Tennis Star Mardy Fish First Alternate at Local Qualifier in California

Mardy Fish carded a 1-over 73 during a U.S. Open local qualifier at TPC Valencia in Valencia, Calif., on May 5 to earn first-alternate status. (Dan Watson/Santa Clarita Valley Signal)

Mardy Fish carded a 1-over 73 during a U.S. Open local qualifier at TPC Valencia in Valencia, Calif., on May 5 to earn first-alternate status. (Dan Watson/Santa Clarita Valley Signal)

Tuesday, May 6, 2014

By Cary Osborne

VALENCIA, Calif. – The intense competition had nearly sapped the energy out of tennis pro Mardy Fish – six  hours and 18 holes at the Tournament Players Club Valencia and a round that had gone south after 14 holes.

Fish was called back to the course after his 1-over-par 73 at a U.S. Open local qualifier on Monday left him two strokes shy of earning one of the five available spots in sectional qualifying.

Only three years ago, Fish was the seventh-ranked tennis player in the world and now he was continuing his quest to become the third athlete to compete in a U.S. Open in tennis and golf.

After thinking his 73 had taken him out of the mix, Fish was one of five players vying for the two alternate spots, and his birdie on the first playoff hole, the par-4, 457-yard 10th hole, locked up the first alternate spot.

Now, the 32-year-old’s goal of reaching the U.S. Open next month at Pinehurst Resort & Country Club has a glimmer of hope.

“I’m used to the pressure,” Fish said of his birdie on the playoff hole.

Make no mistake, Fish, a 14-time winner on the ATP Tour (singles and doubles) and a 2004 Olympic silver medalist, doesn’t view golf simply as a hobby now that his competitive tennis days are dwindling.

Fish has shifted toward competitive golf over the past year, playing on mini-tours, including the All-American Gateway Tour, and he feels that he is trending upward. Monday’s performance supports that assessment.

“I’m a competitive guy,” said Fish. “I take it seriously. It’s frustrating. I was 2 under through 14 and came in with a couple of bogeys. In tennis, you either win or you lose, and out here it’s like you feel like you lose. But you don’t really lose.”

Fish eagled the par-5, 526-yard sixth hole, and birdied the par-5 14th. On No. 15, another par 5, Fish approached his tee shot with the thought of keeping his foot on the gas.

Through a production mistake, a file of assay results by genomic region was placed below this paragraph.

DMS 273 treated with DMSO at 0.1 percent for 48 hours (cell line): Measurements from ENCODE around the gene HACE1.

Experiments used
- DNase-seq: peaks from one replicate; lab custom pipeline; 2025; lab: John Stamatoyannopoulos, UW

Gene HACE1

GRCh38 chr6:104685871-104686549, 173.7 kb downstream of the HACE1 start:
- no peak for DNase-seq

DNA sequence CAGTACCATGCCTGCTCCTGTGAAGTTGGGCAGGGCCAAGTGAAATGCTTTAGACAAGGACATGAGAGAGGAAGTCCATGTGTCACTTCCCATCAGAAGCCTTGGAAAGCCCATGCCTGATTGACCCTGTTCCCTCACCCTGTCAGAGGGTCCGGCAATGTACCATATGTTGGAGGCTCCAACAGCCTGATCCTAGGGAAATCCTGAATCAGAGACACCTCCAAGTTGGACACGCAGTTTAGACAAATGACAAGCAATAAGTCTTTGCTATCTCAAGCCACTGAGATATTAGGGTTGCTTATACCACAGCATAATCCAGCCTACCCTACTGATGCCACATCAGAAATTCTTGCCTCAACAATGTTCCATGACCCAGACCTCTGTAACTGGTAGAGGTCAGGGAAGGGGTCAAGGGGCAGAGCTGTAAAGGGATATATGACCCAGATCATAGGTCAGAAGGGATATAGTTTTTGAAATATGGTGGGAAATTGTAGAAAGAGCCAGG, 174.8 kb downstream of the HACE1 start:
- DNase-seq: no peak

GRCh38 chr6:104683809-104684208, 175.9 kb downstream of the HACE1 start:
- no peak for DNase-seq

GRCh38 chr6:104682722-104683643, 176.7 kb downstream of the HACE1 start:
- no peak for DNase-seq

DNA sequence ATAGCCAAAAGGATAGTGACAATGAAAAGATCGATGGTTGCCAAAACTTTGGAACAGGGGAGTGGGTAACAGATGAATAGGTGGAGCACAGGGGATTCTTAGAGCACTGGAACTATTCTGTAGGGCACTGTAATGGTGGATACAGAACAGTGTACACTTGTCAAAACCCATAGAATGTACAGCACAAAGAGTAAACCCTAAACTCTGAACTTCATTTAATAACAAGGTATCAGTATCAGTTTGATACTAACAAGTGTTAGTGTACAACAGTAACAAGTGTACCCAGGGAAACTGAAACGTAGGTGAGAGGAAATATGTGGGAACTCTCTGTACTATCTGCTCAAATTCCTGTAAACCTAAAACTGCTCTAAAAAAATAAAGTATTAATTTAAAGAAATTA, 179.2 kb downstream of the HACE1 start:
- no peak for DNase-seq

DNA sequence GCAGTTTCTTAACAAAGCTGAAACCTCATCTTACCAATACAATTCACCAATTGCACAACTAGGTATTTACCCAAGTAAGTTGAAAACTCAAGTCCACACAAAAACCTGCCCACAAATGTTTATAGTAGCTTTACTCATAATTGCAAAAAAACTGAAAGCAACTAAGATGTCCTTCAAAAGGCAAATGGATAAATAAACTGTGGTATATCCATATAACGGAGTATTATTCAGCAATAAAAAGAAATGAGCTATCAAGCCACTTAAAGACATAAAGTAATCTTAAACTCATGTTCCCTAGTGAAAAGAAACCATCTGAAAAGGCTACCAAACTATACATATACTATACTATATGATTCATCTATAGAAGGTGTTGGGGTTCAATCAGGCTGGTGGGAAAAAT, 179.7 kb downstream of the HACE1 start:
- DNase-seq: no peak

“I was always sort of a proponent [in tennis] of stepping on someone’s throat when you got the momentum or you could sense the guy was hurting a little bit or was tired,” he said. “I always told myself, work hard the next 15, 20 minutes and you’ll be in the locker room with a win. You just can’t do that out here.”

Fish went on to bogey Nos. 15, 16 and 17 before finishing with a par on 18.

Fish said he wishes he had his drive back on 15, but views it as a learning experience.

Only Ellsworth Vines, a two-time U.S. tennis national champion (1931 and 1932) in the pre-Open era, and Frank Conner have played in both the tennis and golf U.S. Opens. Vines qualified for golf’s U.S. Open in 1948 and 1949, while Conner, a tennis standout at Trinity University in San Antonio who played in the tennis U.S. Open from 1965-67, qualified for golf’s version in 1981. Fish, who has taken a hiatus from the ATP circuit due to a heart ailment, still has an outside shot in 2014 at becoming the third.

NOTES: 2013 USA Walker Cup competitor Max Homa failed in his bid to qualify for his second consecutive U.S. Open and first as a professional. He shot a 2-over 74 one day after finishing seventh at the Web.com South Georgia Classic … Amateur Jonathan Sanders, of Chatsworth, Calif., was the medalist with a 67.

Cary Osborne is the sports editor for The Signal newspaper in Santa Clarita, Calif.

 

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T4DAY, Jason+1F-2
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